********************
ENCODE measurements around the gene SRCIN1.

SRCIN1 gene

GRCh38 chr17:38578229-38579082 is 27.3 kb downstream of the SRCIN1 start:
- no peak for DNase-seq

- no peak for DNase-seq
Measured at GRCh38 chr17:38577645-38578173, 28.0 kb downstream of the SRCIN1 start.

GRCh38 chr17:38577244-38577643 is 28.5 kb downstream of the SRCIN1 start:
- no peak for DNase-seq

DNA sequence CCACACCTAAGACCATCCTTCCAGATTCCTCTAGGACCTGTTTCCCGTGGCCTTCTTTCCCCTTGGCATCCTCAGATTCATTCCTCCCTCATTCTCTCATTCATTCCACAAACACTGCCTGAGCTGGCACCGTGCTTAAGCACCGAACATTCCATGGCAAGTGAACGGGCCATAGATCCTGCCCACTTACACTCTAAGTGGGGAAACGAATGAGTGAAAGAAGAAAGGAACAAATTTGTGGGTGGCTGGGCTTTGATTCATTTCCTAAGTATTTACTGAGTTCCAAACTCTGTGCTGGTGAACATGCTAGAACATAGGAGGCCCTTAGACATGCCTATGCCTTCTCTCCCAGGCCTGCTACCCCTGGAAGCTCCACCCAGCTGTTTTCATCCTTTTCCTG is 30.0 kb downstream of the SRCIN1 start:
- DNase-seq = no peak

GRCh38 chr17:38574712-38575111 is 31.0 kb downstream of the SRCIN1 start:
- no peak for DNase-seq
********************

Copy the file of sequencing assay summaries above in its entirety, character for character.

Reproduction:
ENCODE measurements around the gene SRCIN1.

SRCIN1 gene

GRCh38 chr17:38578229-38579082 is 27.3 kb downstream of the SRCIN1 start:
- no peak for DNase-seq

- no peak for DNase-seq
Measured at GRCh38 chr17:38577645-38578173, 28.0 kb downstream of the SRCIN1 start.

GRCh38 chr17:38577244-38577643 is 28.5 kb downstream of the SRCIN1 start:
- no peak for DNase-seq

DNA sequence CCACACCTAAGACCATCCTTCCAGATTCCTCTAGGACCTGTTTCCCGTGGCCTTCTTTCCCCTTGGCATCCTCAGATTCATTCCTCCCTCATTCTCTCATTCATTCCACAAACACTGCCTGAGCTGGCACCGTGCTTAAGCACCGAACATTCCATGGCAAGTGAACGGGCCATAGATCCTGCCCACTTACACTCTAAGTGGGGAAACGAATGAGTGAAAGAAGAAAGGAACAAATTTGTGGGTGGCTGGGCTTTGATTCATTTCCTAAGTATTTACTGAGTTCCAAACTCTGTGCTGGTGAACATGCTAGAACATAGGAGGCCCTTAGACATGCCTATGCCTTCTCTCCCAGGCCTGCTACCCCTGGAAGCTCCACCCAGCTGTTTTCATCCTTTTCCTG is 30.0 kb downstream of the SRCIN1 start:
- DNase-seq = no peak

GRCh38 chr17:38574712-38575111 is 31.0 kb downstream of the SRCIN1 start:
- no peak for DNase-seq